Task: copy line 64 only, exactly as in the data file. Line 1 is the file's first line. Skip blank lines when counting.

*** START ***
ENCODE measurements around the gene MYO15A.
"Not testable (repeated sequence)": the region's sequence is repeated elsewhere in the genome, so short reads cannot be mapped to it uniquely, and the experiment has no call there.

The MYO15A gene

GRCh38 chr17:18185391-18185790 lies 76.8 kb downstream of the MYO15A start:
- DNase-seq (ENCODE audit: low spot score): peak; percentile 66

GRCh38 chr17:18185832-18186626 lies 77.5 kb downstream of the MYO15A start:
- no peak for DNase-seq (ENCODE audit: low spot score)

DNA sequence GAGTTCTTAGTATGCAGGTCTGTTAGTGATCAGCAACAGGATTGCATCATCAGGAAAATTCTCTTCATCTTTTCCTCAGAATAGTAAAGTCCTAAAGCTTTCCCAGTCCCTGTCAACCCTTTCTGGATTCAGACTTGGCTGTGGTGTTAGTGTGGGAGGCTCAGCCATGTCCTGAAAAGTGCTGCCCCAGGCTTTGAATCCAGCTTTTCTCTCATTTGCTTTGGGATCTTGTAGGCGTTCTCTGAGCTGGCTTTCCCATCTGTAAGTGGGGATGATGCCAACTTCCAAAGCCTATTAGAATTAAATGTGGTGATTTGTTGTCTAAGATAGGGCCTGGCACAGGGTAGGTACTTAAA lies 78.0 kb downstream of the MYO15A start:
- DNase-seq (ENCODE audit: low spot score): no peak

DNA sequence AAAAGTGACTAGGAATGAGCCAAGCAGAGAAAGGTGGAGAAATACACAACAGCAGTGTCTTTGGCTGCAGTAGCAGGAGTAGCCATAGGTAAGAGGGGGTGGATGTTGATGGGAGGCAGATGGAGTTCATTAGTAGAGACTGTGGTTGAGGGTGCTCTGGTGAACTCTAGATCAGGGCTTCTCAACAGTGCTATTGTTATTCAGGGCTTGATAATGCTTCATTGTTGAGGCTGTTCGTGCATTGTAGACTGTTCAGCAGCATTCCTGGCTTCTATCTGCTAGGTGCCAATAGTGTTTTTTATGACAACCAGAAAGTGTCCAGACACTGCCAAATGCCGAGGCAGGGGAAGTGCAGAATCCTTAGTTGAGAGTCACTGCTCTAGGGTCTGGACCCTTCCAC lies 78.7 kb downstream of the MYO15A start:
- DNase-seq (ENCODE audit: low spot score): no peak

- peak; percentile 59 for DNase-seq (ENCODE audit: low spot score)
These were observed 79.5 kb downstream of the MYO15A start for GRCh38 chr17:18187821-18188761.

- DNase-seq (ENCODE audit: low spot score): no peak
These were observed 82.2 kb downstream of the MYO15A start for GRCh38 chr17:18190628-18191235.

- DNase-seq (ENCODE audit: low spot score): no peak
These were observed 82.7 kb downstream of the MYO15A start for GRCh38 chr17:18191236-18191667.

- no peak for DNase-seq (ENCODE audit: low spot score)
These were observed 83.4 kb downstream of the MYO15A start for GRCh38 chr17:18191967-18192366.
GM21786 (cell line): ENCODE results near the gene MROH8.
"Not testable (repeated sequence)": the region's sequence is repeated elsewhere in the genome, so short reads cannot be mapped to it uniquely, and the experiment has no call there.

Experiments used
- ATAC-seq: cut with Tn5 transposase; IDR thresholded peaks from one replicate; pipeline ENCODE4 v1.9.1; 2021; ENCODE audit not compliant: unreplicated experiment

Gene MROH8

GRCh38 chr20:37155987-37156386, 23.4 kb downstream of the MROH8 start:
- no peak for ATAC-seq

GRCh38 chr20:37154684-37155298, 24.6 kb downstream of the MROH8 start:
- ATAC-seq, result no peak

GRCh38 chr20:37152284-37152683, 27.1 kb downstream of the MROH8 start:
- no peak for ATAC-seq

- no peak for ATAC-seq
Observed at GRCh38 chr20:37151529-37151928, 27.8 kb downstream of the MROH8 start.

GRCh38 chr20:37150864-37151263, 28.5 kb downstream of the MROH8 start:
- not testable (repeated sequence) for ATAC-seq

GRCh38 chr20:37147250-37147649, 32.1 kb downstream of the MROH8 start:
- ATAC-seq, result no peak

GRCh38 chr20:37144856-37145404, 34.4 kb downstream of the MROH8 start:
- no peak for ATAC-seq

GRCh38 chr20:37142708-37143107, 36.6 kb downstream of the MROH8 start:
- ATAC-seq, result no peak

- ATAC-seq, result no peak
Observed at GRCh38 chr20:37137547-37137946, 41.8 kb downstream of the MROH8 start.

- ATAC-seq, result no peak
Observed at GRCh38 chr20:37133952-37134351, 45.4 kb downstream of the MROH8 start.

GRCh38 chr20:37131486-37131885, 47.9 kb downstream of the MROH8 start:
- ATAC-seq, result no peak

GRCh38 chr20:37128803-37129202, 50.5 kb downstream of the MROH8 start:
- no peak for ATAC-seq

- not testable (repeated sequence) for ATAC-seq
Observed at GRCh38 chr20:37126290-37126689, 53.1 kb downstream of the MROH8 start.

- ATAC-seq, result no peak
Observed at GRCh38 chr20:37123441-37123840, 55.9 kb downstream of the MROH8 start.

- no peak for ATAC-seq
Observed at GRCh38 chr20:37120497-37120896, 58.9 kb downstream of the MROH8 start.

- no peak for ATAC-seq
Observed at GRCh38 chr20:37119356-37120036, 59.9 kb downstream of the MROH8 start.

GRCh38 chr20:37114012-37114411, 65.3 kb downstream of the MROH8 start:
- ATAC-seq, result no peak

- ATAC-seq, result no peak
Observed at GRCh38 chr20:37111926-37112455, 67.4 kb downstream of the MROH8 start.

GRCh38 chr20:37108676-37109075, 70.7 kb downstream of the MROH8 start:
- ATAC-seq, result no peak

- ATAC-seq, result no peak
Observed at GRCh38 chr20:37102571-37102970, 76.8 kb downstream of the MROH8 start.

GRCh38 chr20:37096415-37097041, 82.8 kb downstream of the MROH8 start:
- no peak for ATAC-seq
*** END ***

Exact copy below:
Observed at GRCh38 chr20:37102571-37102970, 76.8 kb downstream of the MROH8 start.